Monday Meal Review: Estonia


I walked back and forth, haunting the spot where the rhubarb was supposed to be. The sign read “Rhubarb – $6.99/lb” but the bin was empty, empty, empty. Not even a week ago a mountain of lipstick red rhubarb overflowed from the bins, the first pick of the season.

The clerk confirmed my fears. There was no rhubarb – not here, not in the back, not in an upcoming shipment. He explained that he had to pull the rhubarb because it was starting to turn and they couldn’t sell it any more.

I was in shock, not simply because it was now gone, but also because I couldn’t believe I had expected it to be there – like mathematical certainty, like the sun would shine, or the earth rotate.

Ava was getting antsy. She squirmed around in the sportscar shopping cart, and struggled to reach a package of “booboos” (blueberries). I put the package in our cart and we took off – per the clerk’s suggestion – to the frozen fruit department. I had promised to make a rhubarb tart for our Estonian Global Table – and I had a sinking feeling frozen rhubarb might be the only way to deliver on that promise.

I pulled up to the frosted case and peered inside. Raspberries, strawberries, mangoes. I looked again. No rhubarb.

I tilted my head to the side and shut my eyes. “Now what?” I mumbled.

Ava perked up and offered “booboos?”

I smiled. “Let’s go take a picture, Ava, so they know I tried.”

We wandered back to the empty bin. I pulled out my cellphone quickly, hoping not to draw much attention. Still, a lady browsing the parsley was curious and I found myself explaining the situation.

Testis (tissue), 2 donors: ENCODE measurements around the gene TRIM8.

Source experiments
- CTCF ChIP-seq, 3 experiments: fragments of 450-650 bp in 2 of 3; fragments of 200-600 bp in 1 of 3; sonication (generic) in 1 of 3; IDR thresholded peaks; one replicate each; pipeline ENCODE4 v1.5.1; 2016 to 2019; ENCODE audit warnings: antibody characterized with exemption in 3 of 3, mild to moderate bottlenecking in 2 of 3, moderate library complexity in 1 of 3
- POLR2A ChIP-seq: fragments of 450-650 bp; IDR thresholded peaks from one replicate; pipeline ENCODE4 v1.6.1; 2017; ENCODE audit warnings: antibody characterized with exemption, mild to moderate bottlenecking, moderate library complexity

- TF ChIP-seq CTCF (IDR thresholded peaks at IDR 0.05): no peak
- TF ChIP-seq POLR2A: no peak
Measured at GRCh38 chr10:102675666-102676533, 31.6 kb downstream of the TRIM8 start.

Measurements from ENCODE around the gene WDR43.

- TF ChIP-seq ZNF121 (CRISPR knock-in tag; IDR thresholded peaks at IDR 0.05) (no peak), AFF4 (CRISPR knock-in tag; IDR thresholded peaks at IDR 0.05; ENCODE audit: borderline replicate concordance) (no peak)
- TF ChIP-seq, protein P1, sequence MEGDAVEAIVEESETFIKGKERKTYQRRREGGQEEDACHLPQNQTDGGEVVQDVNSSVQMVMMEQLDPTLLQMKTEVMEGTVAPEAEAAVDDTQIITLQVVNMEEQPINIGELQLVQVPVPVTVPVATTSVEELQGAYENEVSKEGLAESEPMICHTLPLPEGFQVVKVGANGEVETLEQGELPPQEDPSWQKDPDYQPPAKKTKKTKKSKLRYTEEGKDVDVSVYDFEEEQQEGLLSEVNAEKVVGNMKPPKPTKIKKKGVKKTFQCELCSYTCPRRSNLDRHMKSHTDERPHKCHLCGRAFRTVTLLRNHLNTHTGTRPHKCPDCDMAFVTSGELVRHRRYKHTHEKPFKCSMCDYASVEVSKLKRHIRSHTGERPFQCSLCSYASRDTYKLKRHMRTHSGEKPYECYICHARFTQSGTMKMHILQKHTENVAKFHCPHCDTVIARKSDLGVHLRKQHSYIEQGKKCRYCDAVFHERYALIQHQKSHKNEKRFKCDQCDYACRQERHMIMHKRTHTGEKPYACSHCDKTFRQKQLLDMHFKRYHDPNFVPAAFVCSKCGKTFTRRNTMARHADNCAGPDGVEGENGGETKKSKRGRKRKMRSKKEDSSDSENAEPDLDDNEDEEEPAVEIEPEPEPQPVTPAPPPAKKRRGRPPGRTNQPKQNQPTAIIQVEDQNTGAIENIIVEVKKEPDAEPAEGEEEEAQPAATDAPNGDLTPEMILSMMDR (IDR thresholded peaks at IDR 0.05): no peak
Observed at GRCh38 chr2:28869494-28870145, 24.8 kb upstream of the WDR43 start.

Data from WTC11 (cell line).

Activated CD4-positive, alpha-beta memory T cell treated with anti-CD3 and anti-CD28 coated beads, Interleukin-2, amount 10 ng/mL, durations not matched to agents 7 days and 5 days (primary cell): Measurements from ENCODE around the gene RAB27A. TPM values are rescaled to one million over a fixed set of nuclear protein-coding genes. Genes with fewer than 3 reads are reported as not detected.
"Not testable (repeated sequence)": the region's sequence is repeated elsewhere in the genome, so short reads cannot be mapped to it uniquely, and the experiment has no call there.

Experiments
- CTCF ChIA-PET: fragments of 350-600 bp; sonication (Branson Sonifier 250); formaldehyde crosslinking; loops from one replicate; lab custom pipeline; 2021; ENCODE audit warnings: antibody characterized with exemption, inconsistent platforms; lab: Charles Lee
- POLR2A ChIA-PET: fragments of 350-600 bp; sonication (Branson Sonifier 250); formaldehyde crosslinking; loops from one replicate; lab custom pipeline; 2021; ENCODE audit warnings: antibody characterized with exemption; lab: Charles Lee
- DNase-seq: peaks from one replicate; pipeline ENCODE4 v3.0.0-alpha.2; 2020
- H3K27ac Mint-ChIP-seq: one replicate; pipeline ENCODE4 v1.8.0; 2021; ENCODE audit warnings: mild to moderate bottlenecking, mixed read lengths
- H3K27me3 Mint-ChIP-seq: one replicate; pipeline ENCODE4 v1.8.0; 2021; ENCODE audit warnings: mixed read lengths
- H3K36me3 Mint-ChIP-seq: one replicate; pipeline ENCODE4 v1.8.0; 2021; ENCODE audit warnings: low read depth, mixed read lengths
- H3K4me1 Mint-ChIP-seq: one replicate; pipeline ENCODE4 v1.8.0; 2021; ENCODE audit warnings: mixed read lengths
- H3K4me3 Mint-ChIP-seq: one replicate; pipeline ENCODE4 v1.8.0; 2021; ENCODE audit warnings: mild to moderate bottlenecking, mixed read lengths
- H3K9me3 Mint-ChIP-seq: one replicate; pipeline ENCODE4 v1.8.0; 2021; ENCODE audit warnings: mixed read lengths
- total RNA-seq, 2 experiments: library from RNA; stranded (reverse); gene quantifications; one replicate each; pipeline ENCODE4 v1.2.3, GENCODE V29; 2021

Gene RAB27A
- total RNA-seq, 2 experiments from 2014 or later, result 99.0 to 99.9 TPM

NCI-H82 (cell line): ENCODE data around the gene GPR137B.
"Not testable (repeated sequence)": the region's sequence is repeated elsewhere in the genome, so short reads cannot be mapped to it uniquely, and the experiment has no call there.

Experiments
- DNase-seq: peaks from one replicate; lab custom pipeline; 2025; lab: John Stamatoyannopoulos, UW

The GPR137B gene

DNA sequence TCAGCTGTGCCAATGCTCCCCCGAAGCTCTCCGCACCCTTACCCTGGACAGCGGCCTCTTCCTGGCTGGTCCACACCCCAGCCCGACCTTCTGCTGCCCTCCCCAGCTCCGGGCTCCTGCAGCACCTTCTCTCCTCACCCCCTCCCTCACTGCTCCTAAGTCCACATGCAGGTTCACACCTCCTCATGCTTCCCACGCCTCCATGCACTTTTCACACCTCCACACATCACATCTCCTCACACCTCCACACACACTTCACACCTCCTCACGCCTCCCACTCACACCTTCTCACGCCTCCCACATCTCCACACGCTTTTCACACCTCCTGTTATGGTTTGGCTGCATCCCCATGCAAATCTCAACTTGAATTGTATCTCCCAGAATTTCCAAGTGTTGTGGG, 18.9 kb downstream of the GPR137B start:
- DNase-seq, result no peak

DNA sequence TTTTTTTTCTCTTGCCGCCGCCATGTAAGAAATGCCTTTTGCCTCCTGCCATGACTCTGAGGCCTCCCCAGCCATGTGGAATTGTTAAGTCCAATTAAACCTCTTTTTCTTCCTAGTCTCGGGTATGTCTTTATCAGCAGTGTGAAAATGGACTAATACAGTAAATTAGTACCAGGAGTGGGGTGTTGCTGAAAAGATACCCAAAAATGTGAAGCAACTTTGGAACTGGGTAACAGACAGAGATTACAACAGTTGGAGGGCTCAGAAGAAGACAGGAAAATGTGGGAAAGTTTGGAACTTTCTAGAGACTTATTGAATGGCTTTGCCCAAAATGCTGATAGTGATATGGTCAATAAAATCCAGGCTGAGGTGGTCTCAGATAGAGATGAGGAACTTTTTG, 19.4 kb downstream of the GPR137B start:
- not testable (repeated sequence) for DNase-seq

She looked over my shoulder and pointed. “Honey, there’s rhubarb right there!”

I blinked twice. What? But hadn’t the clerk said… I turned my head slowly and there, in a cardboard box, sitting on top of a trash can, was a pile of rhubarb.

She walked right over. “It doesn’t look bad.” she said, “just snap off the ends and take what you need.”

She reached into the box and demonstrated what she meant. My cheeks burned and I flashed back 25 years, to when mom took us curbside shopping for discarded toys. I could almost hear her voice: “beggars can’t be choosers” and “waste not, want not.” Mom made trash picking an adventure. It wasn’t until years later that I realized the adventure was born out of necessity.

I peered in the box. Rhubarb, cauliflower, turnips – all dubbed “past their prime,” waiting for their final exit to the trash.

“Really – it looks ok,” the lady said and tossed the trimmed piece to me. “You’ll be saving it from the landfill.”

“I guess I will,” I said.


Herring Dip [Recipe]

What I liked most about this dish: